Liberalists would argue how the sanction is the ideal policy tool in exerting Capitalist values to oppress Marxist traits in the targeted state so Capitalist creep can occur. This is necessary for equality to occur- in fact, Marxism is so flawed that there is no equality in any form- the poor struggle to get rich and the rich continue to thrive: ex. The Oligarchs of Russia. At least with Capitalism, there is equity to an extent as the poor can get rich through a spectrum of means and the taxation system favours the less advantaged hypothetically. The embargo has failed to achieve its goals in almost 60 years and  there is no indication that the Cuban government intends on backing down on their policy decisions. The embargo does not harm the government or Cuban elites, but instead only harms the people who have influence on politics. 
We must consider that the U.S. will not give up on their ambition of capitalism and democracy in the Northern Hemisphere so easily and accept Socialist standards. It would mock the U.S.’s external sovereignty and their perception of their ‘unipolar’ status. Ergo, the plausible nature is that the sanctions will continue until the end of the Trump administration. Additionally, it will not be lifted after the Trump regime as it comes down to Congress to dissipate such an embargo.Cuba does not pose a threat to the USA and therefore the embargo cannot be justified as a way of preventing ‘communism from spreading’ in neighbouring countries. The initial concerns of Cuba’s relationship with the USSR dissolved in 1991, along with the Soviet Union. The USAs policy changed to reflect this in all ways except the embargo.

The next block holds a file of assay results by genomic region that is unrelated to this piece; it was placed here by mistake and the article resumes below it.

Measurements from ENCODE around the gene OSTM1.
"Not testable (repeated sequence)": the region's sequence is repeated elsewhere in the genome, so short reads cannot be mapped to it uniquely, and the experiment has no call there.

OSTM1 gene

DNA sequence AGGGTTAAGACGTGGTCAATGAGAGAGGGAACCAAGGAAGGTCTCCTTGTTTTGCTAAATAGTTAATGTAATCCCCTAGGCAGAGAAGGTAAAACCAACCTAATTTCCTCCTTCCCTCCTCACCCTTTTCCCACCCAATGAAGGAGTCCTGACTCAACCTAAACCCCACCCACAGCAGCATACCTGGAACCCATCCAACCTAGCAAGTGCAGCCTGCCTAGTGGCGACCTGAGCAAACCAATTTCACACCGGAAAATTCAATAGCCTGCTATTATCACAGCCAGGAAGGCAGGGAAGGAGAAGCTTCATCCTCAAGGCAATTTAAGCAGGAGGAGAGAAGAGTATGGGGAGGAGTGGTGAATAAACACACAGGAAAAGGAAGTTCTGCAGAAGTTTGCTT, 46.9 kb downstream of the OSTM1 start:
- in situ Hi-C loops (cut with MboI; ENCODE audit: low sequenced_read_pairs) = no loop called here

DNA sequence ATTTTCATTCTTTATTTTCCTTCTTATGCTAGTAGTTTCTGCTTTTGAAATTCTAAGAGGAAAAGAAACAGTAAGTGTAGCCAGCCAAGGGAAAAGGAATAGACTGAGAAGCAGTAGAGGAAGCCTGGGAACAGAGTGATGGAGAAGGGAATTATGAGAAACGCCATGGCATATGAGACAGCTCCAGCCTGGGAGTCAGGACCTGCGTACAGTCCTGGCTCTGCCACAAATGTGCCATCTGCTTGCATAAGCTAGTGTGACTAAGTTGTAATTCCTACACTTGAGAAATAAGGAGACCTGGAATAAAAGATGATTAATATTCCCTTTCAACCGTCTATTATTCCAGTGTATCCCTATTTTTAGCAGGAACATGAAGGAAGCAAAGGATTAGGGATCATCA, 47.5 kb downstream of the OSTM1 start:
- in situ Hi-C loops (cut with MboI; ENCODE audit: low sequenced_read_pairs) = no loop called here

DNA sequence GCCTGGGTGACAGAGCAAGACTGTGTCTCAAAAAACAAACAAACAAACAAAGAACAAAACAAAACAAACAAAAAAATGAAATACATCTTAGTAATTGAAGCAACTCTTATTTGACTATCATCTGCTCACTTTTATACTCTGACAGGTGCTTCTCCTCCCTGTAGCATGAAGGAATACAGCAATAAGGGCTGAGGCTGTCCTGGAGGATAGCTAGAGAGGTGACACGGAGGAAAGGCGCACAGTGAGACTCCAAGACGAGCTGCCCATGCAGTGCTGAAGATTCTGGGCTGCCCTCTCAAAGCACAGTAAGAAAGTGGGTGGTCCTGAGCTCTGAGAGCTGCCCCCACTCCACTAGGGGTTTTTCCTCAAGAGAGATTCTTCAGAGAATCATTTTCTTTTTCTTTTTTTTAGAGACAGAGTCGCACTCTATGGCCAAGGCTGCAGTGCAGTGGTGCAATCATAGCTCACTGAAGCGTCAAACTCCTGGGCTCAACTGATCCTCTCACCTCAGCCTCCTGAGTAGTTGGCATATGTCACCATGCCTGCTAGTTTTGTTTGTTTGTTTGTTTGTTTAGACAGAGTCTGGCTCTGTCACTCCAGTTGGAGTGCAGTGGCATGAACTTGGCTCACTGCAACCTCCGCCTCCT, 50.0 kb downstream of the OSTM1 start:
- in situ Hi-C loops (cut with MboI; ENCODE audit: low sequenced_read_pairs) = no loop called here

Operation Desert Storm: this operation was used to prompt Saddam Hussein’s tyrannical stratum and to evoke a withdrawal from Kuwait. The operation was initiated after the sanction imposed for 6 months prior had reduced his autonomy and the ability to exert external sovereignty like before. The operation was introduced (military intervention) to disrupt the Iraqi operation. It was successful.The embargo harms the U.S. economy, particularly farmers. There is an estimated 4.84 billion dollar loss for agricultural exports annually due to the embargo.
Sanctions have worked before. In the ‘aftermath of the Gulf war increased Iraqi compliance with resolutions calling for the complete elimination of its weapons of mass destruction and diminished Iraq’s ability to import weapons’ (Haass).The United States should have consistent responses to governments they don’t agree with. They trade with China and Venezuela despite their human rights violations and ties to communism, therefore it is hypocritical to treat Cuba differently.
Sanctions are and have been used to replace governments before, therefore they are a reasonable method for the US to encourage democracy in Cuba. Majority of the international community opposed the embargo. The UN has formally denounced the embargo every year since 1991. 188 countries voted to condemn the policy in 2013, with only Israel taking the USAs side. 
In the end, the embargo mainly affects the ‘regular’ Cuban citizens and has proven to be ineffective at persuading the Cuban government to change their policies. A new approach should be implemented in order to minimise damage to the people while still maintaining the conditions on the Cuban government. 

What do YOU think?

Which side is more persuasive?